Eickhoff C, Pickard J, Kinnee K, Young L, Birkholz D, Kilback D. 2000. Identification of Sublethal Toxicants in a BC Coastal Pulp and Paper Mill Effluent. 27th Annual Aquatic Toxicity Workshop, October 1-3, 2000, St. John’s NF.
Bailey H, Elphick J, Krassoi R, Mulhall A, Lovell A, Slee D. 2005. Identification of chlorfenvinphos toxicity in a municipal effluent in Sydney, New South Wales, Australia. Environmental Toxicology and Chemistry. 24: 1773-1778.
Elphick J, Bailey H. 2002. Toxicity identification evaluation for stormwater runoff from an aluminum smelter. p. 22. In: Proceedings of the 29th Annual Aquatic Toxicity Workshop: October 21-23, 2002, Whistler, BC.
Elphick J, Bailey H, Murphy F. 2002. Use of toxicity identification evaluation procedures as part of an environmental effects monitoring program for a mine. p. 21. In: Proceedings of the 29th Annual Aquatic Toxicity Workshop: October 21-23, 2002, Whistler, BC.
Bailey H, Elphick J, Tang A, Lawrence G. 2002. Investigations into causes of sediment toxicity with bivalve larvae. In: Proceedings of the 28th Annual Aquatic Toxicity Workshop: October 21-23, 2002. Whistler, BC. p. 72.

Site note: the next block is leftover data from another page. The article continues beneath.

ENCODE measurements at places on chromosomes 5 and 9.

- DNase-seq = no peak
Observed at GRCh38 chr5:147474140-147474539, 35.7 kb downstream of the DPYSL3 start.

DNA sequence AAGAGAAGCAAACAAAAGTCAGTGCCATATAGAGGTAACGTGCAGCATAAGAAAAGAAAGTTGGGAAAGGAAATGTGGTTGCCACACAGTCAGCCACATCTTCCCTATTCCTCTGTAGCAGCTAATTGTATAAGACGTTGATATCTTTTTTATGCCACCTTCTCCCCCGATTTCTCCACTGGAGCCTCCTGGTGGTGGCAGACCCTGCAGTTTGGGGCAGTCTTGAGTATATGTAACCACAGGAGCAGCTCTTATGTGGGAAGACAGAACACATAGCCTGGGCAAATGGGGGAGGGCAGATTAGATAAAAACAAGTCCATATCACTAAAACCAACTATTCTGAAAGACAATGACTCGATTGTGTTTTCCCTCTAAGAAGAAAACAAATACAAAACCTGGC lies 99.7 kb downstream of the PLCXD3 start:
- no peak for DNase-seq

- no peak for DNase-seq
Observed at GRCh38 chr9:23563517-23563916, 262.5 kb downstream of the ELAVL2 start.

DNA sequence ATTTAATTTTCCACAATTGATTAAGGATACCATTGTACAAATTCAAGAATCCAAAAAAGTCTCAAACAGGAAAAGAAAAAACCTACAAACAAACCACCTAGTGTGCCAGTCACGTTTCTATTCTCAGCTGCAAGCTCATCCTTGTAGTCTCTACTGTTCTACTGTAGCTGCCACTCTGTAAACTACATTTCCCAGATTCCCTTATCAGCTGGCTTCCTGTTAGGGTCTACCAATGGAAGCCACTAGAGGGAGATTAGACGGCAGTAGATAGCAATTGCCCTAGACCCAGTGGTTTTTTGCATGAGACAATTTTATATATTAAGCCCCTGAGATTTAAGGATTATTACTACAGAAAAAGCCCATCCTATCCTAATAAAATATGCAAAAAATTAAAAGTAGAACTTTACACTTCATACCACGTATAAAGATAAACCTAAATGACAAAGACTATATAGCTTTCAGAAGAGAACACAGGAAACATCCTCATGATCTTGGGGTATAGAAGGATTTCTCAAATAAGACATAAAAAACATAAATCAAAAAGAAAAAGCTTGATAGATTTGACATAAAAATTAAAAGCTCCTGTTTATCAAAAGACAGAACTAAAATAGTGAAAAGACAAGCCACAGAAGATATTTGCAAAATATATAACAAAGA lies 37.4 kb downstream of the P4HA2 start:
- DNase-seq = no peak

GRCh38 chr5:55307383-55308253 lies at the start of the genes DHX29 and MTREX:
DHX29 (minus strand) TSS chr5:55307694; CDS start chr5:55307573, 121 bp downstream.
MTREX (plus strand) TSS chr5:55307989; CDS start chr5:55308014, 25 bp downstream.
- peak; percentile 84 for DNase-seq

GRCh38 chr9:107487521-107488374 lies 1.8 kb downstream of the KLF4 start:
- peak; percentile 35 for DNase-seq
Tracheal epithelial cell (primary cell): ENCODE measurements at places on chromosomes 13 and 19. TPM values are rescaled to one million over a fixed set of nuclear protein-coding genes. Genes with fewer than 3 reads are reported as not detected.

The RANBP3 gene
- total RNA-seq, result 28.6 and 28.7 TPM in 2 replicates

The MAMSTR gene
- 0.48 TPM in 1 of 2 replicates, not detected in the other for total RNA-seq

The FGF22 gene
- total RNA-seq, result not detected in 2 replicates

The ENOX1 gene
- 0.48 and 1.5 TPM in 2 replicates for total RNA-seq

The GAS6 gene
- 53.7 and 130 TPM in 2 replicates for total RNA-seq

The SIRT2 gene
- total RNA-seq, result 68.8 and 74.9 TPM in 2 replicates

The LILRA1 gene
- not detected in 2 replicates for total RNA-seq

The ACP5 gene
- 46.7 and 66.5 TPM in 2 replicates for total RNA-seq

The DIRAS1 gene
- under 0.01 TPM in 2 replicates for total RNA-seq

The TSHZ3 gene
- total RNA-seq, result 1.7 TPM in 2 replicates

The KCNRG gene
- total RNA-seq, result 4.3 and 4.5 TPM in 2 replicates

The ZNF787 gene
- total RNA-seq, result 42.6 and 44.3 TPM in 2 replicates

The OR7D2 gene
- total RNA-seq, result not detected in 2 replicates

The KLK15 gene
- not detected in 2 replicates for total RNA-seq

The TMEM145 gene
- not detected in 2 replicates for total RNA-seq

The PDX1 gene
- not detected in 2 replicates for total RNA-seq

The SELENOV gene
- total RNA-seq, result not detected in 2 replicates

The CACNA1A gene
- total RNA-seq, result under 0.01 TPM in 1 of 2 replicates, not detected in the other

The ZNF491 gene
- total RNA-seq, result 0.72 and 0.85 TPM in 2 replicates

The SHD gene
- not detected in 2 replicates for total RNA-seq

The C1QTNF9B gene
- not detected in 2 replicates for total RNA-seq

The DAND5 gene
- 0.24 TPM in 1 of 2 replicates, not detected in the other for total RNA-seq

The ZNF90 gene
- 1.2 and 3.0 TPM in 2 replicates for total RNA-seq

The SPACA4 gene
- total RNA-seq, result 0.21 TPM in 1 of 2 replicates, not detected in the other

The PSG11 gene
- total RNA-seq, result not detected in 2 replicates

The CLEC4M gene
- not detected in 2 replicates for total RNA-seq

Bailey H, Elphick J, Krassoi R, Lowell A. 2001. Joint acute toxicity of diazinon and ammonia to Ceriodaphnia dubia. Environmental Toxicology and Chemistry 20:2877-2882
Elphick J,Bailey H, Murphy F. 2001. Toxicity Identification Evaluation of effluent from a mine. In: Proceedings of the Twenty-Fifth Annual British Columbia Mine Reclamation Symposium. Campbell River B.C., September 24-27, 2001. pp. 80-91.
Werner I, Deanovic L, Bailey H, Hinton D, Connor V, de Vlaming V. 2000. Insecticide-caused toxicity to Ceriodaphnia dubia (Cladocera) in the Sacramento-San Joaquin River Delta, California, USA. Environmental Toxicology and Chemistry. 19:215-227.
Bailey H, Krassoi R, Elphick J, Mulhall A, Hunt P, Tedmanson L, Lovell A. 2000. Whole effluent toxicity of sewage treatment plants in the Hawkesbury-Nepean watershed, New South Wales, Australia, to Ceriodaphnia dubia and Selenastrum capricornutum. Environmental Toxicology and Chemistry. 19: 72-81
Bailey H, Elphick J, Potter A, Chao E, Konasewich D, Zak B. 1999. Causes of toxicity in stormwater runoff from sawmills. Environmental Toxicology and Chemistry. 18: 1485-1491.
Bailey H, Elphick J, Potter A, Zak, B. 1999. Zinc toxicity in stormwater runoff from sawmills in British Columbia. Water Research 33: 2721-2725
Bailey H. 1997. Cost-effective TIEs through fingerprinting. Setac News. 17(1):19
Bailey H Miller J, Miller M, Wiborg L, Deanovic L, Shed T. 1997. Joint acute toxicity of diazinon and chlorpyrifos to Ceriodaphnia dubia. Environmental Toxicology and Chemistry. 16: 2304-2308.
Bailey H, DiGiorgio C, Kroll K, Miller J, Hinton D Starrett G. 1996. Development of procedures for identifying pesticide toxicity in ambient waters: carbofuran, diazinon and chlorpyrifos. Environmental Toxicology and Chemistry. 15: 837-845.
Bailey H, Miller J, Miller M, Dhaliwal B. 1995. Application of toxicity identification procedures to the echinoderm fertilization assay to identify toxicity in a municipal effluent. Environmental Toxicology and Chemistry. 14: 2181-2186.